Exchange Control refers to governmental regulation of the conversion of currencies, the purchase of foreign coin or gold, and the transfer of funds between countries . Common exchange controls include banning the use of foreign currency and restricting the amount of domestic currency that can be exchanged within the country. Exchange Controls impacts on the economy include the following; The downward trend of rate of exchange against major trading currencies; this control lead to reverse and interest rates to fall from current levels, fore istance once vehicle purchases made prior to the raising of taxes are completely realized. It is important to clarify in this regard that increase in taxes are not mainly aimed at raising government revenue but instead is intended to curb excessive demand for vehicle imports which may not be entirely moderated by the market determination of exchange rate, demonstrating the high degree of price inelasticity of demand accompanying in the national vehicle imports. Highly increase in trade costs: exchange controls raise the cost of trading in mainly in differentiated products compared to the cost of trading in homogeneous products and this is because differentiated products have a greater variance in their unit values over different varieties, it tends to be more taff for traders to convince bureaucrats that a particular transaction is not mis-invoiced to avoid the exchange controls.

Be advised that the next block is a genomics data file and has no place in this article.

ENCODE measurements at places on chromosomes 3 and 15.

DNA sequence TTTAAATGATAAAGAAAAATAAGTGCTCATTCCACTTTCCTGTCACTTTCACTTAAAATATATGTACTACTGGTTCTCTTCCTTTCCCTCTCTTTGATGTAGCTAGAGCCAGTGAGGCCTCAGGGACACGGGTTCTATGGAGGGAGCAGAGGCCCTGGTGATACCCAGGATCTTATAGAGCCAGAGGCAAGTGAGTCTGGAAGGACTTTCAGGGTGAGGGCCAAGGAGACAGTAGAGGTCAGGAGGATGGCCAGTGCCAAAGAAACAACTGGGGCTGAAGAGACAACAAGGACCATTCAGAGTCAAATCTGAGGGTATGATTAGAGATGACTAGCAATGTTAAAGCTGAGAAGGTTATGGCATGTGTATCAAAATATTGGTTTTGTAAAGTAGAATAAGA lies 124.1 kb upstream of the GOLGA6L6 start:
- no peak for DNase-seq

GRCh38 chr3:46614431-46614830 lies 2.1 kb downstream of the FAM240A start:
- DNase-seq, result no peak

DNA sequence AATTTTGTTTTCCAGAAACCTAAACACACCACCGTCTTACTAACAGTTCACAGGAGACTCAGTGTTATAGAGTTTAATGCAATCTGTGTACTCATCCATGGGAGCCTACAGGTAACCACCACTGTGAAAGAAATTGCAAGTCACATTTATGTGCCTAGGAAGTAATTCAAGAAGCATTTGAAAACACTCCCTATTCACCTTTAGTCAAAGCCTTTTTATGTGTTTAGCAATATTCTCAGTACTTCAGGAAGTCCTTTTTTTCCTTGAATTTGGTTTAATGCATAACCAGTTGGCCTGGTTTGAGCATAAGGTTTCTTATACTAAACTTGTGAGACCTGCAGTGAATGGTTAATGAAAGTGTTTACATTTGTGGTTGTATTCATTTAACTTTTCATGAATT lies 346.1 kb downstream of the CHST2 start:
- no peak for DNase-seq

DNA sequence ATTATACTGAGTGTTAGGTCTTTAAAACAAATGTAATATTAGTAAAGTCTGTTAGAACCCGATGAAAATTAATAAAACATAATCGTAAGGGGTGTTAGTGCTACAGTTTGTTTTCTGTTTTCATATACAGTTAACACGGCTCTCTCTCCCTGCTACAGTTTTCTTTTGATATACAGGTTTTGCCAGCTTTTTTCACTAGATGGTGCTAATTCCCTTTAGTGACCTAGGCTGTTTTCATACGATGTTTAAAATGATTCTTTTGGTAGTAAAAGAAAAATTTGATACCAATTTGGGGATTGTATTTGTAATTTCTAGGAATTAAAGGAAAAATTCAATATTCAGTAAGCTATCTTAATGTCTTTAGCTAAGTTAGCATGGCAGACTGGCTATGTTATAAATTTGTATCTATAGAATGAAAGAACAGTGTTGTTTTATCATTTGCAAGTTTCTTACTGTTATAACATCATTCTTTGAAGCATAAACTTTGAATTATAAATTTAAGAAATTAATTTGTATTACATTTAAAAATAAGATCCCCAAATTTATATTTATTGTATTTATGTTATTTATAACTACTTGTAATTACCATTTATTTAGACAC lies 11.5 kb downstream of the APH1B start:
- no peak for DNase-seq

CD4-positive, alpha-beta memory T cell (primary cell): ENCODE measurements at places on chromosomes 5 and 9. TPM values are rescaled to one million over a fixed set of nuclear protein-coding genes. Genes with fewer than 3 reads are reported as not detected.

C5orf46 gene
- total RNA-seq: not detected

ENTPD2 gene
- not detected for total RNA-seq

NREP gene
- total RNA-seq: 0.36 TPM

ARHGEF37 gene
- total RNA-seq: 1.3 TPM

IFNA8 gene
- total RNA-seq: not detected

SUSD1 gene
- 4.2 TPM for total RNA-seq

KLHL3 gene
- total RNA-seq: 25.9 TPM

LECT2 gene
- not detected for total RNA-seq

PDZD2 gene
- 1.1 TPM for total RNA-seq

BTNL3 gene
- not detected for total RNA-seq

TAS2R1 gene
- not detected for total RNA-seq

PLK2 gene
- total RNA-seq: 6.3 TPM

Impact on investment decision; the control does not impact on all potential capital flows in neutral fashion with result some productive activities are favored relative to others. Economic agent whose activities generate foreign exchange are in position to acquire foreign assets earning higher effective yield than alternative domestic investment The Damage in a governance challenged economy: The same exchange controls may do a damage in a governance-challenged economy, this depends on whether the corruption primarily weakens...
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